1. Stupid .NET Tricks #11

    February 26, 2008 by Craig

    TextWriter is an abstract class that has heavily-overloaded Write() and WriteLine() methods for all of the more basic types such as Int32, Boolean, and String. The idea is that it takes these values, converts them to character representations (given a specified Encoding), and then outputs the results (usually to a StringBuilder or a Stream). It’s equivalent to Java’s PrintWriter. However, unlike PrintWriter, there’s no underlying output source / OutputStream: you’re free to do whatever you like with the resulting characters.

    The stupidity lies in the interface and it’s accompanying documentation. TextWriter is an abstract class, but the only abstract member is the Encoding property’s get accessor; you get to decide how and when you want the Encoding to be specified. All of the Write() and WriteLine() methods, however, are not abstract: they’re simply overrideable. That’s not necessarily bad, but there’s little to no documentation on what any of these 36 methods actually do (specifically, whether they call any of the other Write() methods and thus don’t need to be overridden in any subclass). For example:

    • Write(char[]):
      • “This method does not search the specified String for individual newline characters (hexadecimal 0x000a) and replace them with NewLine.” (Gee thanks. Does it also not cure cancer?)
      • “This default method calls Write and passes the entire character array.” (If it’s passing the entire character array to Write(), doesn’t that mean it’s recursive? I can guess that they mean it passes each member of the array to Write(char), but that’s not what the documentation actually says.)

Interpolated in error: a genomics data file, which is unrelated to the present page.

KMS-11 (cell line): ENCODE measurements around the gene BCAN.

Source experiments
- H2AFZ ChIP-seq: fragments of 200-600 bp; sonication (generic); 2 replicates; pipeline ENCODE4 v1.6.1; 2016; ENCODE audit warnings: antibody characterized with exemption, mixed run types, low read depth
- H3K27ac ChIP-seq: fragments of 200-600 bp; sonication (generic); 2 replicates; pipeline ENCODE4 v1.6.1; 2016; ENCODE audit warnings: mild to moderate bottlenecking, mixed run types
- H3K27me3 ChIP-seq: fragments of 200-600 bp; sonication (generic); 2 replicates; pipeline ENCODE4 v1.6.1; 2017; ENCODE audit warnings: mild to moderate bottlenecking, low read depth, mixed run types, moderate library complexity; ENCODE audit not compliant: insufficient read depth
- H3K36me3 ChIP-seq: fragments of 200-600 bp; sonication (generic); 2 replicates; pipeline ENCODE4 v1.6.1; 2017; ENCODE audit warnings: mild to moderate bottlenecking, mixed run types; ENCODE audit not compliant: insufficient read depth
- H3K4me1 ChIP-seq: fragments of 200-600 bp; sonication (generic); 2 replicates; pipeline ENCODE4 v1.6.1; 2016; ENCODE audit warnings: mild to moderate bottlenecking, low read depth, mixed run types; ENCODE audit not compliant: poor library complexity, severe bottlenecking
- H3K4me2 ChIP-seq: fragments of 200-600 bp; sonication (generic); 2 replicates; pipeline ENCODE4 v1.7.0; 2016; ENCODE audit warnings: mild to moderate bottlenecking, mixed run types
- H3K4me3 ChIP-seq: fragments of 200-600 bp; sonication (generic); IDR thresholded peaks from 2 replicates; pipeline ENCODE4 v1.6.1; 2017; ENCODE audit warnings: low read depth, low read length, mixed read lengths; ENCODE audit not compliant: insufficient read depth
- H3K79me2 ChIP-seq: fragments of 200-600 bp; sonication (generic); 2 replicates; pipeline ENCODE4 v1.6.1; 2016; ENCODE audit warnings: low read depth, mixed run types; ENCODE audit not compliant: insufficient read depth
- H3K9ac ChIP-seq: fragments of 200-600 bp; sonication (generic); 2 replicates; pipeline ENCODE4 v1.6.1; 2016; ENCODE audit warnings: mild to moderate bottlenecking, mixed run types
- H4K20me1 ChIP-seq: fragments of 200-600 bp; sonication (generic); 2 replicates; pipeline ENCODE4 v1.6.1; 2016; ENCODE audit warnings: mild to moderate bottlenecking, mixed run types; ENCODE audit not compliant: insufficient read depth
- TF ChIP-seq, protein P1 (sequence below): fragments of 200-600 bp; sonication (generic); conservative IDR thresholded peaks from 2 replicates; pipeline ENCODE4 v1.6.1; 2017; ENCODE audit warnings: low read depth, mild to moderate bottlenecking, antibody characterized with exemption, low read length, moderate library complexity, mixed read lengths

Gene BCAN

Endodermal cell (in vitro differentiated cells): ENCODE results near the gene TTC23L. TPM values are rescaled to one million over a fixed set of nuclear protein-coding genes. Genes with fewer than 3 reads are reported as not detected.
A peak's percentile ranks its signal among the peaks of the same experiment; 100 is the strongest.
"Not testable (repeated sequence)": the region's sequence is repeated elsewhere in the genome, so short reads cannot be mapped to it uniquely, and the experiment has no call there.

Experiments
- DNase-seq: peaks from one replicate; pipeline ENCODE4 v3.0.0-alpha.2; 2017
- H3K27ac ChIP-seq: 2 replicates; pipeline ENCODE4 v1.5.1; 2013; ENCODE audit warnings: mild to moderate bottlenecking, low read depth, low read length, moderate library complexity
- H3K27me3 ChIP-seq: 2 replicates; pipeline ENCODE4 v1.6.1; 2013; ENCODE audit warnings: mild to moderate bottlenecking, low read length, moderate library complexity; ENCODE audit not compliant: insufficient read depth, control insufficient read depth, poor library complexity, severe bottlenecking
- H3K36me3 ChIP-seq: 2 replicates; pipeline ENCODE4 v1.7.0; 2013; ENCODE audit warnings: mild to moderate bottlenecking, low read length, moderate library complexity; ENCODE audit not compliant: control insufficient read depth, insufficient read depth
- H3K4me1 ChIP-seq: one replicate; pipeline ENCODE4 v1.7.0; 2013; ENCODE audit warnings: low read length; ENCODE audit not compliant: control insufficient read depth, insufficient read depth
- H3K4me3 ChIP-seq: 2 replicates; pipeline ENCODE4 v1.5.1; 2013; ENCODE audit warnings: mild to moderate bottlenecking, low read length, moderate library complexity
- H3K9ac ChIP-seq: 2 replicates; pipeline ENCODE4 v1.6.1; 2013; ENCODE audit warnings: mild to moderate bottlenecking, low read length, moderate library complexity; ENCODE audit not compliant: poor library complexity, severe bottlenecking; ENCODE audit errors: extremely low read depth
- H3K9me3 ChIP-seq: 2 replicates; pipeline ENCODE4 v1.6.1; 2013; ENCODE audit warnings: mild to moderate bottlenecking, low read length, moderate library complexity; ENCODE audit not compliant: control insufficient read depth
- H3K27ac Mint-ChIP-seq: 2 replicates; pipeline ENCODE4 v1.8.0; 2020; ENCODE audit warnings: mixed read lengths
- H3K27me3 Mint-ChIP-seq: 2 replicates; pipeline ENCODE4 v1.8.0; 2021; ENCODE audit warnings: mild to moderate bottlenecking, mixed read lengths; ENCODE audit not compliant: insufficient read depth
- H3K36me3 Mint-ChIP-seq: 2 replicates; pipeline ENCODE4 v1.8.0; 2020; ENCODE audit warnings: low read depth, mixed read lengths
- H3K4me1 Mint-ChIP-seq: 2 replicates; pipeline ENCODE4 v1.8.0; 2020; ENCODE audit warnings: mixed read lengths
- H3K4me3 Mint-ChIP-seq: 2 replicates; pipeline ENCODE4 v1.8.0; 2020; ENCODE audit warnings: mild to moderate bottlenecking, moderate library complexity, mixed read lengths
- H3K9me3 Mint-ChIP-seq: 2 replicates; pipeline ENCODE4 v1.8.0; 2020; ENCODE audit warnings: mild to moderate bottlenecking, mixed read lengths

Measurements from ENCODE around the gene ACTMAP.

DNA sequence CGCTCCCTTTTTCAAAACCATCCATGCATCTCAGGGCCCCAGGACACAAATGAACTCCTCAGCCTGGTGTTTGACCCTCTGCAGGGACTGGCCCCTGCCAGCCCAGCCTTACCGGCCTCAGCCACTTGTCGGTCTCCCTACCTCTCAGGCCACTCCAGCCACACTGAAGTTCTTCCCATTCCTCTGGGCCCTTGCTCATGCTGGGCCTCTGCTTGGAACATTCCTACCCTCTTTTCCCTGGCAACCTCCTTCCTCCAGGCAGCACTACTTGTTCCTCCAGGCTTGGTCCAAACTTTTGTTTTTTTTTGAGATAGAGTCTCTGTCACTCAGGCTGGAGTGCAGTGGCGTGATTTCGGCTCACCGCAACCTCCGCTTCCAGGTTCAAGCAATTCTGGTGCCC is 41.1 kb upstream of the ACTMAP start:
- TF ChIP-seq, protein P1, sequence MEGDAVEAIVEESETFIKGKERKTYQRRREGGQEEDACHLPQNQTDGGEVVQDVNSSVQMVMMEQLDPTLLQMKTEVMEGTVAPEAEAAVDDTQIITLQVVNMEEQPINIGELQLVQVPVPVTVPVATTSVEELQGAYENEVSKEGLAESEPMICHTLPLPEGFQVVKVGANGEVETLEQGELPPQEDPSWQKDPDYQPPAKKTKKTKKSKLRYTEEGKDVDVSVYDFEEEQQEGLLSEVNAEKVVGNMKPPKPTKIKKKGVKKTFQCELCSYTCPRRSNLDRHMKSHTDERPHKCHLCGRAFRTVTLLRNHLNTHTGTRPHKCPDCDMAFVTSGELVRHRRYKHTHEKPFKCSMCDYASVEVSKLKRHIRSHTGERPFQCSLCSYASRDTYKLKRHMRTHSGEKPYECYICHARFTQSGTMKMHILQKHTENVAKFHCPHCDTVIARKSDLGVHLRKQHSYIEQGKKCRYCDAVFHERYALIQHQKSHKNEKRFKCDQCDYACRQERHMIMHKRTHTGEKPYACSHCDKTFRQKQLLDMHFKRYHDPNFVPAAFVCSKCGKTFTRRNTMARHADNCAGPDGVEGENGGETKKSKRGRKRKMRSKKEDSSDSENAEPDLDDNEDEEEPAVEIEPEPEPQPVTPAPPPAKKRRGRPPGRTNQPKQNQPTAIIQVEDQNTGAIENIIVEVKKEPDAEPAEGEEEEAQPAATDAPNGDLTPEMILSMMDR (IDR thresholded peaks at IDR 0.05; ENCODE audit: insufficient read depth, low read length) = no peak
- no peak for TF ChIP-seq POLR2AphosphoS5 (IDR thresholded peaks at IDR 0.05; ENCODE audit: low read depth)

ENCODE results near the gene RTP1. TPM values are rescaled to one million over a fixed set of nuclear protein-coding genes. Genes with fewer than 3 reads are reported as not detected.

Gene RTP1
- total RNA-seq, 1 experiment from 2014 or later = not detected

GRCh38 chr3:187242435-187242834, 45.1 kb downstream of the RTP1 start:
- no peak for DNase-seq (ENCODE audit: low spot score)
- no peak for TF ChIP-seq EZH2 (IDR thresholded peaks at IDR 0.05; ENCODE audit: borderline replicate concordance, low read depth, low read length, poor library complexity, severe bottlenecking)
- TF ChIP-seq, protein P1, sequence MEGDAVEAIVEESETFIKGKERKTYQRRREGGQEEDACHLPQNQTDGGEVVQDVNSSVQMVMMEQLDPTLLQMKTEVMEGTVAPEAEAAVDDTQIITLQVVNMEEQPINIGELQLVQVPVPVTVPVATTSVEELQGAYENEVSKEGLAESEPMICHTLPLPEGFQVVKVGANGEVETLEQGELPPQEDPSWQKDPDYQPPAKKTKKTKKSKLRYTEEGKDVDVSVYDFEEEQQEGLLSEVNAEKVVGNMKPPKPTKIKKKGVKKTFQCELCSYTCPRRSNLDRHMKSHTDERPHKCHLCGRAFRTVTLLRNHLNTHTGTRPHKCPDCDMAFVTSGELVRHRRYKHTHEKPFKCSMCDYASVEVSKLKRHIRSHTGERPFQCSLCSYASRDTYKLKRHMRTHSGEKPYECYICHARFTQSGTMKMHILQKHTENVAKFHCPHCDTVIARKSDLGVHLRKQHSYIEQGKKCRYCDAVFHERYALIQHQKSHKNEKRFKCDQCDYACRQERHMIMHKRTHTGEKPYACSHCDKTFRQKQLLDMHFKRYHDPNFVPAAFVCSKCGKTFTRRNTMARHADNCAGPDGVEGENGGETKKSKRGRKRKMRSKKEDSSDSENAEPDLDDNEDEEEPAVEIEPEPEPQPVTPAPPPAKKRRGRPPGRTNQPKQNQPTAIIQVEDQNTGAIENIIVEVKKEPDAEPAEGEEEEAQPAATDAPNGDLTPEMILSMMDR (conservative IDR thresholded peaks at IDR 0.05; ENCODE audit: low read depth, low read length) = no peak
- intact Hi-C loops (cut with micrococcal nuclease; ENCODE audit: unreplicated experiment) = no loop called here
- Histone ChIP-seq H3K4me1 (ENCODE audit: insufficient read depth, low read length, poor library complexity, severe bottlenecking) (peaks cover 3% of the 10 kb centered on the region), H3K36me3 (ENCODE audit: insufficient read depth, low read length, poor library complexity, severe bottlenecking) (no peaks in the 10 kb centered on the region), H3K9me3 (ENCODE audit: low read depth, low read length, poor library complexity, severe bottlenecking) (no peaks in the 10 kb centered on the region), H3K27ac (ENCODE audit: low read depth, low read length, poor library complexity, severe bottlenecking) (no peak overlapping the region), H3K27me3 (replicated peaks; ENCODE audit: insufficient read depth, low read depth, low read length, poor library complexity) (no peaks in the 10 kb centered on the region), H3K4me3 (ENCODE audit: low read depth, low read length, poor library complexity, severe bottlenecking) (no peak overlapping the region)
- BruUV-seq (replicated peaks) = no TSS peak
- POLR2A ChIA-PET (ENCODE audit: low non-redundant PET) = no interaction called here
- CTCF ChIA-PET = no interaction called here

• Write(Decimal): “dd” (And that’s all it says.)
    • Write(Double): “The text representation of the specified value is produced by calling ToString.” (But once you do that conversion from Double to String, where does the String go? Is it used anywhere or simply dropped?)
    • Write(String): “This version of Write is equivalent to Write .” (Yes, the URLs are identical. I’m glad to see they understand the Reflexive Property.)
    • WriteLine(char) states that it (effectively) calls Write(char) and then WriteLine(), which is exactly what it should be doing. Unfortunately, none of the other WriteLine() overloads state this; all they say is that they write the converted characters plus the newline (not necessarily calling the appropriate Write() methods). Thus you should be overriding these methods too.
    • Write(char): “This default method does nothing, but derived classes can override the method to provide the appropriate functionality.” (If it does nothing, then why not make it an abstract method and communicate the intent explicitly?)

    The documentation for the TextWriter class itself is no help either:

    A derived class must minimally implement the Write method to make a useful instance of TextWriter.

    (The link points to the list of all the Write() overloads, not one specific method.)

    All Microsoft needed to do was:

    1. Make Write(char) abstract, to show that derived classes need to do something with a character
    2. Document that Write(char[]) calls Write(char) for every element in the array
    3. Document that Write(String) calls Write(char[]) after converting the String to a char[]